Sunday, December 14, 2008

Talk that talk

In recent years, I wouldn't have considered describing myself as a gullible sort of person. Growing up in suburbia did away with pretty much any sort of tendency I may have had to naively believe in anything that came my way. At this point you might be saying that if anything, that sort of setting should have made me more likely to accept anything without question, that under those circumstances if someone came up to me and told me there was nothing better in the world than the Santa Clarita Valley, I would have been brainwashed enough to believe this, but no, four years in high school and shopping at the local mall with a Charlotte Russe store in there showed me otherwise. Because it seemed impossible to believe that anyone would subject themselves to these things and still remain sane in the world, so I went through these formative years refusing to believe that these were the only things I had to look forward to in the world: peaking in high school and wearing a dress from Windsor Fashion to prom.

Then college was that time when, you know, the eye-opening education you're receiving is either supposed to shake your beliefs to their very core, or strengthen them, and then you emerge from this experience An Adult ready to face The World with a renewed Sense of Self and a self-assuredness in your step that wasn't there before, and a great interest in non-fiction books, e.e. cummings, and great French novels.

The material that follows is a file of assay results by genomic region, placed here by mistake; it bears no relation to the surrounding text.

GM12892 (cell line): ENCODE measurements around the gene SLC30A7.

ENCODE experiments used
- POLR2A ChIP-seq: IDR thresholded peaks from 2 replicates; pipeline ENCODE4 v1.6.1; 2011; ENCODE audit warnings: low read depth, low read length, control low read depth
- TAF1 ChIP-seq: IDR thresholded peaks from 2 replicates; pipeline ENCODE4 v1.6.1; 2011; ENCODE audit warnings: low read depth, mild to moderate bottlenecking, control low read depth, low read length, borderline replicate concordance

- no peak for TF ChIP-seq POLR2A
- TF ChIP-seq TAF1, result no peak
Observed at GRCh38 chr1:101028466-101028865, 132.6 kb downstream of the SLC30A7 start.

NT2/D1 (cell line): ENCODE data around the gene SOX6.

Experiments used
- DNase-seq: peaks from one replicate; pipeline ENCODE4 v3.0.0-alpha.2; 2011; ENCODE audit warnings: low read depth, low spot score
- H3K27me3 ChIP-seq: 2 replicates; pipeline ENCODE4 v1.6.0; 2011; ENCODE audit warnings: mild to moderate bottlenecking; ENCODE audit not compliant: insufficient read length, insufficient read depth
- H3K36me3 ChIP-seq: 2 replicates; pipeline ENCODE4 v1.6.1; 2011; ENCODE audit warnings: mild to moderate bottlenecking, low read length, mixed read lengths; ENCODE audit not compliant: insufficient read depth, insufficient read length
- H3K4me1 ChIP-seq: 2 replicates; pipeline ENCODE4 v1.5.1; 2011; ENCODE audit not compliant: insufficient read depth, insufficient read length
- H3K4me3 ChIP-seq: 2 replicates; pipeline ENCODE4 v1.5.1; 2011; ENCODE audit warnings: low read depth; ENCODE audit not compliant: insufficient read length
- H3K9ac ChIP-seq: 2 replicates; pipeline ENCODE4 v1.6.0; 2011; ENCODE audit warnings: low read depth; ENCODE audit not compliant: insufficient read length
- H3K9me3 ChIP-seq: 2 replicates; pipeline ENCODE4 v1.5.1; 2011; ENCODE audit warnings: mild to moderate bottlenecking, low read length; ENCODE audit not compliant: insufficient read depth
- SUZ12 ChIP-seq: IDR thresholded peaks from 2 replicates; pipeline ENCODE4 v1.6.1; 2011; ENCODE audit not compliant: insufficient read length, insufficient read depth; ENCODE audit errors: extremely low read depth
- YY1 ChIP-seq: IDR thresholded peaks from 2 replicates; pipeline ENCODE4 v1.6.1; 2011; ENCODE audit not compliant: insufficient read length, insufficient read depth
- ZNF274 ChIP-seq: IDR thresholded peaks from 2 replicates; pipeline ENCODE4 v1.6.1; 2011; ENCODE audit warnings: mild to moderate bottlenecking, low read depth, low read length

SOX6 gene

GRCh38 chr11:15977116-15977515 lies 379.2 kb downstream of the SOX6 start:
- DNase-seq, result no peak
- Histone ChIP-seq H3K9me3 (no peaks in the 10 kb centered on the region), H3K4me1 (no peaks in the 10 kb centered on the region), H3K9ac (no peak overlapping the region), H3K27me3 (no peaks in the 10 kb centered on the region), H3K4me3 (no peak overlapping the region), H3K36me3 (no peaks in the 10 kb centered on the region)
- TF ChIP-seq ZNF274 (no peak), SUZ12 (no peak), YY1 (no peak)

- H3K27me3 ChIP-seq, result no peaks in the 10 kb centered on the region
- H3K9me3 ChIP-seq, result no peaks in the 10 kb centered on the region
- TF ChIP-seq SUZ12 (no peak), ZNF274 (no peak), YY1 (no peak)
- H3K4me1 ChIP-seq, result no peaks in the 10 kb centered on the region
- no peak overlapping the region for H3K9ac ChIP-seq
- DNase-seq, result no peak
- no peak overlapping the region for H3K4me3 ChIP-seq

So ostensibly this is the state I find myself in now. A recent college graduate ready to tackle the world and show it who's boss. Which is why I'm so confused as to why I find myself accidentally believing things I really shouldn't be thinking twice about. Such as mistaking The Historian by Elizabeth Kostova for a piece of literary non-fiction writing.

I'm not sure if you're familiar with this book, but let me tell you what it's about: Dracula. And the point of the book is to let you know that Dracula, Vlad the Impaler, who died sometime in the 15th century, is still alive today. The author starts out the 909 page book describing research she did in the subject, which I mistook to mean that everything she is writing is non-fiction. After all, research = fact, right? So even after I read the following passage:

"The man had vanished; he had seen me see him. His face, between the awkward beard and new cap, had been indisputably a face from my university at home. I'd last looked at it just before it was covered by a sheet. It was the face of the dead library."